Skip to main content

Is the UK serious about climate change?

The bells toll louder now, but will we listen and act?  The UK is hosting the climate summit, the 26th UN Climate Change Conference, COP26, at the end of October. No doubt it will set new targets or reiterate old ones, but more is needed.  Politicians need to face reality. 

We need to set new goals for our economy and the way we live. It will require the most massive investment, probably bigger than the bail-out of the banking system.  If we can bail out the banks, we can save the environment from a cataclysmic global crisis. But governments need to be honest with their citizens.  Trading emissions is no longer an option.  It simply allows the wealthy and rich countries to park their responsibility onto the shoulders of others. 

No doubt, the UK will boast about approaching its targets in reducing carbon emissions.  Sadly this is all a sleight of hand.  The UK has, in large part, achieved that by exporting its carbon emissions.  If the UK is serious about its carbon footprint, it will legislate to reduce this invisible trade-related impact.  That is the hardest of the political tasks.  It requires a significant restructuring of our economy and no doubt increased prices for our food and so many raw materials.   But unless the UK does act on this, it cannot claim any high ground on tackling climate change. 

COP26 is perhaps the last opportunity for us to avoid disasters and to impact climate change.  It requires bold action.  Let us hope our politicians do more than pay lip service to it.  If you hear them boasting about what they are already doing, you will know they are missing the mark.  If they say we have not done nearly enough and take drastic action, then there is hope.  

What we know is that free trade deals that encourage destructive global trade will destroy our planet.  Anything short of a significant restructuring of our production and trade will fail to halt the tragedy of adverse man-made climate change. 

Photo by Mika Baumeister on Unsplash

About the writer: Ray Noble is a Chartered Biologist. 



Comments

Popular posts from this blog

Ian Duncan-Smith says he wants to make those on benefits 'better people'!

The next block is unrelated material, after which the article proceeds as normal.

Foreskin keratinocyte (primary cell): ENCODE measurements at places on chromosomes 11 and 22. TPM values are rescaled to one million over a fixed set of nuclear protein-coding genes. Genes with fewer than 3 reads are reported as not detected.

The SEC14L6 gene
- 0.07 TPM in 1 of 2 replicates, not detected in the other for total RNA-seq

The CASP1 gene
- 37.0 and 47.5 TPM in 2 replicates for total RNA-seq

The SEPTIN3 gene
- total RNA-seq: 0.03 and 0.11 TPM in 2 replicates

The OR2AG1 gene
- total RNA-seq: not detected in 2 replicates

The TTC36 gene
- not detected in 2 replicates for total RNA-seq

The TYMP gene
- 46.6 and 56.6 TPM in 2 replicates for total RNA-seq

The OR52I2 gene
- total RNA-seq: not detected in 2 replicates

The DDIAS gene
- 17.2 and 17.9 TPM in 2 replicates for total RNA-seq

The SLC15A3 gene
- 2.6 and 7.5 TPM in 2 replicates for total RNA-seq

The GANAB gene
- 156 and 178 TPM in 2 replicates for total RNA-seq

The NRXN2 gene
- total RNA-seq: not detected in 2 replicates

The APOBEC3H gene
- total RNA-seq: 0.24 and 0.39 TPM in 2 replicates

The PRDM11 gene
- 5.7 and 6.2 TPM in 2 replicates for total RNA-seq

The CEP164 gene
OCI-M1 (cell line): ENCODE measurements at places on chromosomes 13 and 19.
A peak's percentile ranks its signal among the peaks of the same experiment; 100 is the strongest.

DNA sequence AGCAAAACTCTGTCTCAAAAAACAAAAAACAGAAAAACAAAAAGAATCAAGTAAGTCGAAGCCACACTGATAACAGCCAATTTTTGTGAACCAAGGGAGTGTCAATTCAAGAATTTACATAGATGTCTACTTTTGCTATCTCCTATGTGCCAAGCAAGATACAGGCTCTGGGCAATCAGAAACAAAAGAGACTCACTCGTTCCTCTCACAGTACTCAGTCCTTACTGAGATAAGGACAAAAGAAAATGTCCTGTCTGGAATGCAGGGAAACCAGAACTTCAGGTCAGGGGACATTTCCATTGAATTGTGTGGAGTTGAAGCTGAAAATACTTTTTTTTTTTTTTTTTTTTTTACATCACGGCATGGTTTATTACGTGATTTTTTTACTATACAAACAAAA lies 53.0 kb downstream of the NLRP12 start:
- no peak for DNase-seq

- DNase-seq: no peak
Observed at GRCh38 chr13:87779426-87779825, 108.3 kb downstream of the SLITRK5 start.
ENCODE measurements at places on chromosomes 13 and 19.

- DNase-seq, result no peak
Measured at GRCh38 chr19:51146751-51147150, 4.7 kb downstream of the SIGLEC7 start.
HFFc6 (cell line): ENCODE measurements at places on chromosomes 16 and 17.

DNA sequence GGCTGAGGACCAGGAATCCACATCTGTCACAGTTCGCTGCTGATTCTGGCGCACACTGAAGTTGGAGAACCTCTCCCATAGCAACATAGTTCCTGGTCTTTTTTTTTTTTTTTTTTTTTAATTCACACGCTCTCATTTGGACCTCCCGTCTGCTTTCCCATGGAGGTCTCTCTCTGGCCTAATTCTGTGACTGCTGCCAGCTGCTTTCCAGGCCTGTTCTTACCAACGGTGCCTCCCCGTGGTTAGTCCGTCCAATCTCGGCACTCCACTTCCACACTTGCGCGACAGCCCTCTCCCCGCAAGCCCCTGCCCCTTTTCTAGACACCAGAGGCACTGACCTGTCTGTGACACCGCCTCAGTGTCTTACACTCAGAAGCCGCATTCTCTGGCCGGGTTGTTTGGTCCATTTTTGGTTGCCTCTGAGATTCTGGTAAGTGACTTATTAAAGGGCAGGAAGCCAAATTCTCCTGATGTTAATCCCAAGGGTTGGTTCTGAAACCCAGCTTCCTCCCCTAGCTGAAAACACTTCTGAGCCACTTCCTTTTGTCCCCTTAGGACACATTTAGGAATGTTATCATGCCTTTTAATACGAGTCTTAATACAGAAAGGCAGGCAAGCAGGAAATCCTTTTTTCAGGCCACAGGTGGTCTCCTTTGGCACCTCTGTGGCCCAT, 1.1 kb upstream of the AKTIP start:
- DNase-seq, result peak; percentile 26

By any account, the government's austerity strategy is utilitarian. It justifies its approach by the presumed potential ends. It's objective is to cut the deficit, but it has also adopted another objective which is specifically targeted. It seeks to drive people off benefits and 'back to work'.  The two together are toxic to the poorest in society. Those least able to cope are the most affected by the cuts in benefits and the loss of services. It is the coupling of these two strategic aims that make their policies ethically questionable. For, by combining the two, slashing the value of benefits to make budget savings while also changing the benefits system, the highest burden falls on a specific group, those dependent on benefits. For the greater good of the majority, a minority group, those on benefits, are being sacrificed; sacrificed on the altar of austerity. And they are being sacrificed in part so that others may be spared. Utilitarian ethics considers the ba

The secret life of Giant Pandas

Giant pandas, Ailuropoda melanoleuca , have usually been regarded as solitary creatures, coming together only to mate; but recent studies have begun to reveal a secret social life for these enigmatic bears.  GPS tracking shows they cross each others path more often than previously thought, and spend time together.  What we don't know is what they are doing when together.  Photo by  Sid Balachandran  on  Unsplash For such large mammals, pandas have relatively small home ranges. Perhaps this is no surprise. Pandas feed almost exclusively on bamboo. The only real threat to pandas has come from humans. No wonder then that the panda is the symbol of the WWF.  Pandas communicate with one another through vocalization and scent marking. They spray urine, claw tree trunks and rub against objects to mark their paths, yet they do not appear to be territorial as individuals.  Pandas are 99% vegetarian, but, oddly, their digestive system is more typical of a carnivore. For the 1% of their diet

A time for every purpose

All life moves. Or, more precisely, all life moves purposefully.  This is true even for trees and plants.  Movement is essential for maintaining life.  Animals migrate; plants disperse.  Some form of migration is an ingredient of all life.  For many organisms, it is a key function of reproduction.  We don't reproduce merely to create a new organism, but also to disperse the population - finding new fertile ground, or resources. Reproduction is a form of migration. Reproduction isn't merely to replicate. Reproduction produces change and diversity.  While we may have strong resemblences in families, we also have differences.  Creating a difference is how evolution works.  In this sense, nature is a continuous exploratory process, finding what works best.  Nature senses change and responds.  Some of this is immediate and physiological or behavioural; some of it is over generations.  If we look at a forest over long periods of time, we would see that it shifts. There is a movement